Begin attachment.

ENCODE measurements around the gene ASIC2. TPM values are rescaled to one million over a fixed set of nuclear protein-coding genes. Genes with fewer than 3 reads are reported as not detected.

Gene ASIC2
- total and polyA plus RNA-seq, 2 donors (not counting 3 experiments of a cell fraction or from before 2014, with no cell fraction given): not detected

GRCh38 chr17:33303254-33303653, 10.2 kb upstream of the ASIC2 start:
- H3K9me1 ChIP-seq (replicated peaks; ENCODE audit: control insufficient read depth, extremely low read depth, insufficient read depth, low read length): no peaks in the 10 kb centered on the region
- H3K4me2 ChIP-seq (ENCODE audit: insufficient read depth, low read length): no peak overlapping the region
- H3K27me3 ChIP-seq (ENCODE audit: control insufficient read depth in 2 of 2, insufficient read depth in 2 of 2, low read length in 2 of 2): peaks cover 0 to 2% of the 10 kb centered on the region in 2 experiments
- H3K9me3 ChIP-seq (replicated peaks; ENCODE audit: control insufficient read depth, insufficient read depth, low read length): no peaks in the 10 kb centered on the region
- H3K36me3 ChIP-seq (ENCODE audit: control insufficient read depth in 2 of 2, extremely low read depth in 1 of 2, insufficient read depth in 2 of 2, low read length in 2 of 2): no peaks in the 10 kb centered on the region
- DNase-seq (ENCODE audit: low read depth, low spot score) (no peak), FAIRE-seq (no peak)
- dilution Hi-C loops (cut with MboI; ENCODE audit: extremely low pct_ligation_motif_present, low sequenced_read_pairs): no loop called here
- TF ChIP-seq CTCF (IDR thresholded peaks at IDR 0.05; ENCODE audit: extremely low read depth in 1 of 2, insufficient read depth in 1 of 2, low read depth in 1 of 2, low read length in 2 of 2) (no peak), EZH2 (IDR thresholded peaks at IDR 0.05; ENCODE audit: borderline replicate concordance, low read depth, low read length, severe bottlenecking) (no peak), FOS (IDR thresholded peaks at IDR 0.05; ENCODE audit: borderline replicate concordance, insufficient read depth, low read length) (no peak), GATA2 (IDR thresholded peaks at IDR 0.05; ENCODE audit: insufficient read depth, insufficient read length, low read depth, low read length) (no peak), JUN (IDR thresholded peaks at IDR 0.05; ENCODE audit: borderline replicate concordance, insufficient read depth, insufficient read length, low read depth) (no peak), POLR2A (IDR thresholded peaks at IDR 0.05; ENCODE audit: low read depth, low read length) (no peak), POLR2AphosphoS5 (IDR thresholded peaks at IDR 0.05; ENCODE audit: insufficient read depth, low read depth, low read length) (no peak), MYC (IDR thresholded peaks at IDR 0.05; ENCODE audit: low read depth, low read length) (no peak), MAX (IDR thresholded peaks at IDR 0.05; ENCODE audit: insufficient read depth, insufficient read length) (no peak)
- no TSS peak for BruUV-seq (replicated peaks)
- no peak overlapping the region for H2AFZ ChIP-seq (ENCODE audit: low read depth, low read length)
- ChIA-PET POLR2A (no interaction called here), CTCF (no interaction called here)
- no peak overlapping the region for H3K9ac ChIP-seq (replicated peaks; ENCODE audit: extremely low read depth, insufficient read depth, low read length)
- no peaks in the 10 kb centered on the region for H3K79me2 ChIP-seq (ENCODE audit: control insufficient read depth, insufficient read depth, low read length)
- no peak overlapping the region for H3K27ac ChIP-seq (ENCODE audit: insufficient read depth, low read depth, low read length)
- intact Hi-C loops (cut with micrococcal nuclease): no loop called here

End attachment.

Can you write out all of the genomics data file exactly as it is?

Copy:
ENCODE measurements around the gene ASIC2. TPM values are rescaled to one million over a fixed set of nuclear protein-coding genes. Genes with fewer than 3 reads are reported as not detected.

Gene ASIC2
- total and polyA plus RNA-seq, 2 donors (not counting 3 experiments of a cell fraction or from before 2014, with no cell fraction given): not detected

GRCh38 chr17:33303254-33303653, 10.2 kb upstream of the ASIC2 start:
- H3K9me1 ChIP-seq (replicated peaks; ENCODE audit: control insufficient read depth, extremely low read depth, insufficient read depth, low read length): no peaks in the 10 kb centered on the region
- H3K4me2 ChIP-seq (ENCODE audit: insufficient read depth, low read length): no peak overlapping the region
- H3K27me3 ChIP-seq (ENCODE audit: control insufficient read depth in 2 of 2, insufficient read depth in 2 of 2, low read length in 2 of 2): peaks cover 0 to 2% of the 10 kb centered on the region in 2 experiments
- H3K9me3 ChIP-seq (replicated peaks; ENCODE audit: control insufficient read depth, insufficient read depth, low read length): no peaks in the 10 kb centered on the region
- H3K36me3 ChIP-seq (ENCODE audit: control insufficient read depth in 2 of 2, extremely low read depth in 1 of 2, insufficient read depth in 2 of 2, low read length in 2 of 2): no peaks in the 10 kb centered on the region
- DNase-seq (ENCODE audit: low read depth, low spot score) (no peak), FAIRE-seq (no peak)
- dilution Hi-C loops (cut with MboI; ENCODE audit: extremely low pct_ligation_motif_present, low sequenced_read_pairs): no loop called here
- TF ChIP-seq CTCF (IDR thresholded peaks at IDR 0.05; ENCODE audit: extremely low read depth in 1 of 2, insufficient read depth in 1 of 2, low read depth in 1 of 2, low read length in 2 of 2) (no peak), EZH2 (IDR thresholded peaks at IDR 0.05; ENCODE audit: borderline replicate concordance, low read depth, low read length, severe bottlenecking) (no peak), FOS (IDR thresholded peaks at IDR 0.05; ENCODE audit: borderline replicate concordance, insufficient read depth, low read length) (no peak), GATA2 (IDR thresholded peaks at IDR 0.05; ENCODE audit: insufficient read depth, insufficient read length, low read depth, low read length) (no peak), JUN (IDR thresholded peaks at IDR 0.05; ENCODE audit: borderline replicate concordance, insufficient read depth, insufficient read length, low read depth) (no peak), POLR2A (IDR thresholded peaks at IDR 0.05; ENCODE audit: low read depth, low read length) (no peak), POLR2AphosphoS5 (IDR thresholded peaks at IDR 0.05; ENCODE audit: insufficient read depth, low read depth, low read length) (no peak), MYC (IDR thresholded peaks at IDR 0.05; ENCODE audit: low read depth, low read length) (no peak), MAX (IDR thresholded peaks at IDR 0.05; ENCODE audit: insufficient read depth, insufficient read length) (no peak)
- no TSS peak for BruUV-seq (replicated peaks)
- no peak overlapping the region for H2AFZ ChIP-seq (ENCODE audit: low read depth, low read length)
- ChIA-PET POLR2A (no interaction called here), CTCF (no interaction called here)
- no peak overlapping the region for H3K9ac ChIP-seq (replicated peaks; ENCODE audit: extremely low read depth, insufficient read depth, low read length)
- no peaks in the 10 kb centered on the region for H3K79me2 ChIP-seq (ENCODE audit: control insufficient read depth, insufficient read depth, low read length)
- no peak overlapping the region for H3K27ac ChIP-seq (ENCODE audit: insufficient read depth, low read depth, low read length)
- intact Hi-C loops (cut with micrococcal nuclease): no loop called here